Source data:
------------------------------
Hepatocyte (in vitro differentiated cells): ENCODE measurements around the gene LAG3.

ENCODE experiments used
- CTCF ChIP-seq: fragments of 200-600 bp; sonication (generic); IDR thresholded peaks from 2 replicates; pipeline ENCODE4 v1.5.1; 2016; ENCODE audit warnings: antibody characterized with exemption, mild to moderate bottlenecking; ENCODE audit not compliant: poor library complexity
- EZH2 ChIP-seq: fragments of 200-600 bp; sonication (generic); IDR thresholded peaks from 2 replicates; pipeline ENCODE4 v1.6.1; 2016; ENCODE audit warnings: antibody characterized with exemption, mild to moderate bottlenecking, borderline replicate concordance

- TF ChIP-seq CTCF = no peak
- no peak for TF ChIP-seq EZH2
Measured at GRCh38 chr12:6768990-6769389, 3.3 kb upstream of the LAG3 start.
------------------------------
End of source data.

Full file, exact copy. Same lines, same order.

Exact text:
Hepatocyte (in vitro differentiated cells): ENCODE measurements around the gene LAG3.

ENCODE experiments used
- CTCF ChIP-seq: fragments of 200-600 bp; sonication (generic); IDR thresholded peaks from 2 replicates; pipeline ENCODE4 v1.5.1; 2016; ENCODE audit warnings: antibody characterized with exemption, mild to moderate bottlenecking; ENCODE audit not compliant: poor library complexity
- EZH2 ChIP-seq: fragments of 200-600 bp; sonication (generic); IDR thresholded peaks from 2 replicates; pipeline ENCODE4 v1.6.1; 2016; ENCODE audit warnings: antibody characterized with exemption, mild to moderate bottlenecking, borderline replicate concordance

- TF ChIP-seq CTCF = no peak
- no peak for TF ChIP-seq EZH2
Measured at GRCh38 chr12:6768990-6769389, 3.3 kb upstream of the LAG3 start.